After the course, I did some more hours so that I could eventually become registered with the UK Council for Psychotherapy (UKCP). But it’s hard – a lot of colleagues have come away from training thinking they’re going to do all this amazing work but they still have to do more hours because the modality isn’t respected as much as it should be. That’s for a number of reasons, not least because it’s body-based and people don’t really know what that means. It has a title of dance in it, but people often remove that and refer to it as movement psychotherapy rather than dance movement psychotherapy, especially when working with male populations, because there's this idea that “I can't dance”, at least in Western modalities and frameworks. I felt that I wanted to support people, not fight the system or constantly have to justify or explain the work that I’m doing.

It also comes back to the book Why I’m No Longer Talking to White People About Race – I think that there is a part of me that was tired of being in contemporary dance. I'm constantly trying to explain what contemporary dance is, trying to explain the Black experience as a dancer, as a man, whatever that may be, and then having to explain DMP. I was like, “I'm not sure if I can do this anymore.”


So what happened next, did you continue to work after you registered with the UKCP?

Actually, that's when I started at the University of Chichester. We have modules in DMP that were originally set up by Jill Hayes which is amazing, and over time they were handed over to me. So I haven’t left that world entirely, and actually you use those DMP skills in the studio in some way – there is either a holding or listening, or there is an awareness that's always present if you've had that training.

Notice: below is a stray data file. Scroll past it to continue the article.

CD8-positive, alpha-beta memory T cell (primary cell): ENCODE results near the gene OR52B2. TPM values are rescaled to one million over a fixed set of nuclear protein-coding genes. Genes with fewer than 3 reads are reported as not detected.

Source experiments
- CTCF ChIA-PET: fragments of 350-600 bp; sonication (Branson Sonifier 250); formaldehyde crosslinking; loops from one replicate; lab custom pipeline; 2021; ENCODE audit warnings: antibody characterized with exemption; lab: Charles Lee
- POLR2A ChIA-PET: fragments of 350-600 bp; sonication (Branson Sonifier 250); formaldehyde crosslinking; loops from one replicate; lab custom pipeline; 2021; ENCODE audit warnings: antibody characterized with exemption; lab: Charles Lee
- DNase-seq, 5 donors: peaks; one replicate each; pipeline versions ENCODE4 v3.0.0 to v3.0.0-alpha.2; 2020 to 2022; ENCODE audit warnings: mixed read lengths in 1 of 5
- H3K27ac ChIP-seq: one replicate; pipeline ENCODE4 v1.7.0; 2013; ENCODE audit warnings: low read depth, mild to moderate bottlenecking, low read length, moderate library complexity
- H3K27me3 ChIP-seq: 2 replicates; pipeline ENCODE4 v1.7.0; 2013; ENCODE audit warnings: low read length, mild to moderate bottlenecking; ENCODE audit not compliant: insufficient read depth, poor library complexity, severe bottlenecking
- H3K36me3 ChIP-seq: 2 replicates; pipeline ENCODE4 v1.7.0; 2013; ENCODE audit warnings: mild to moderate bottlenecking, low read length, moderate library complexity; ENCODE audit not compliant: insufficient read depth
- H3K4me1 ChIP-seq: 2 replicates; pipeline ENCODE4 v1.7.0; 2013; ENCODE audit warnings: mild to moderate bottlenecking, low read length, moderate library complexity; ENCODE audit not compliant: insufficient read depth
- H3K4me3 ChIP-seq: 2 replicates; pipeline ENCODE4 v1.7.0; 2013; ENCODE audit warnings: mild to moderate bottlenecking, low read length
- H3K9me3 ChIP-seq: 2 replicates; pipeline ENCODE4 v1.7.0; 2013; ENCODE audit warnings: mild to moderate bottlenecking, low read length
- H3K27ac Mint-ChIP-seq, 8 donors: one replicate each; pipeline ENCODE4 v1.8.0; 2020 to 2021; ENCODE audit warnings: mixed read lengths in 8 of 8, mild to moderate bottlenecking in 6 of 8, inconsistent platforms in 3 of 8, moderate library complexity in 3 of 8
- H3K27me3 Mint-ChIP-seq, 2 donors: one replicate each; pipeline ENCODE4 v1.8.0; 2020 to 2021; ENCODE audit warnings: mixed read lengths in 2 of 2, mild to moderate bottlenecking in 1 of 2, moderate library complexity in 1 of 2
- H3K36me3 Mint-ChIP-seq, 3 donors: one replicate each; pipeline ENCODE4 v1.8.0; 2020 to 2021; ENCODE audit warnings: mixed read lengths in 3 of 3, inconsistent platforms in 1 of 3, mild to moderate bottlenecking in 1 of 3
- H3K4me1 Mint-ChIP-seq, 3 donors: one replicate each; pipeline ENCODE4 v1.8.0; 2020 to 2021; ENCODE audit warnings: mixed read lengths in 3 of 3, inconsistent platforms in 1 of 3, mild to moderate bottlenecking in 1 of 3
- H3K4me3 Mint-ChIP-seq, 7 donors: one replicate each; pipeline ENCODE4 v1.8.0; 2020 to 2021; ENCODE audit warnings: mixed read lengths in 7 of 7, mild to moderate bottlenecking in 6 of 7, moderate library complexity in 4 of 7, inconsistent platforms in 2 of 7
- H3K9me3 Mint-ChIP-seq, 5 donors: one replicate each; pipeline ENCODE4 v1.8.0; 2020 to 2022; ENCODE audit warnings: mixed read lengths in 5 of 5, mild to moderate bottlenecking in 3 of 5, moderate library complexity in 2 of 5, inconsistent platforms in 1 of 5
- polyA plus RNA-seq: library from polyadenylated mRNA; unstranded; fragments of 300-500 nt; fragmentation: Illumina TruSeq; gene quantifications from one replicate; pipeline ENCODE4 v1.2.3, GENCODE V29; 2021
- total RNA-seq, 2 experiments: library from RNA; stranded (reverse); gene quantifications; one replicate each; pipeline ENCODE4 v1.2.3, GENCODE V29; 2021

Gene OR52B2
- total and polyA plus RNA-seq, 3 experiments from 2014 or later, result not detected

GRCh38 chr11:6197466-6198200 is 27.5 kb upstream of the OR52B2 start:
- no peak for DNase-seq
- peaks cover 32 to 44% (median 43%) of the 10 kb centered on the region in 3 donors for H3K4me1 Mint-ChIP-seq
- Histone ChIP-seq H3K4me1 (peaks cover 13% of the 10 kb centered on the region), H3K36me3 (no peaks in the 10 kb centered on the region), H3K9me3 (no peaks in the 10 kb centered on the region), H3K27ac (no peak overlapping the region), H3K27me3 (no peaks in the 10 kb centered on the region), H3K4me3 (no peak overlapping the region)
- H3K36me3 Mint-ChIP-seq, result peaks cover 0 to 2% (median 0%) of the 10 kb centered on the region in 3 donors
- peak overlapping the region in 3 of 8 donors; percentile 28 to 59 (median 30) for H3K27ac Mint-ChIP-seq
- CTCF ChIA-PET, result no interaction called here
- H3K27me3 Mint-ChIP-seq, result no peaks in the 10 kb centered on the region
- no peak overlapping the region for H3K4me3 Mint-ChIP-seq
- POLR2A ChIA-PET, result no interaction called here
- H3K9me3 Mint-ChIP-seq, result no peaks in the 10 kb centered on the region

What sorts of skills do you bring in from that training when you're teaching technique or choreography, or making work? And do you do this consciously or is it almost more unconscious?

I think it's both conscious and unconscious. There are certain practises, frameworks and ways of being that I try and bring in that are therapeutically-minded in the sense that I'm trying to listen to as much as possible, have a sense of what the student is saying and communicating, be that verbal or nonverbal. The work is different according to the space that you're in. So sometimes it is about getting this piece done, but sometimes actually it's just about the group needing to be cohesive because actually in this moment, it's really not. So before we can even think about doing any work, we need some group cohesion here, because this isn't going to work otherwise. I constantly keep adapting while knowing that, with the best will in the world, I'm going to make mistakes no matter what I do. But I'm open to the fact that I might make mistakes, because it means I can then adapt as quickly as possible to the group’s needs and repair those ruptures that occur. It’s important to remember though that this isn’t therapy. You need to understand the similarities and clear differences between teaching and psychotherapy. So, you are looking at a person in the space and thinking, “there's something going on here. I need to be able to hand this over to people that can deal with this.” You’re making sure that that person is held in mind, even if it's not your job to do that particular role at that particular time.

Can you take the example you gave about group cohesion and give some strategies as to how you would deal with that? Because I think anyone who teaches dance will know exactly what you're talking about, when there's an atmosphere or something's not working!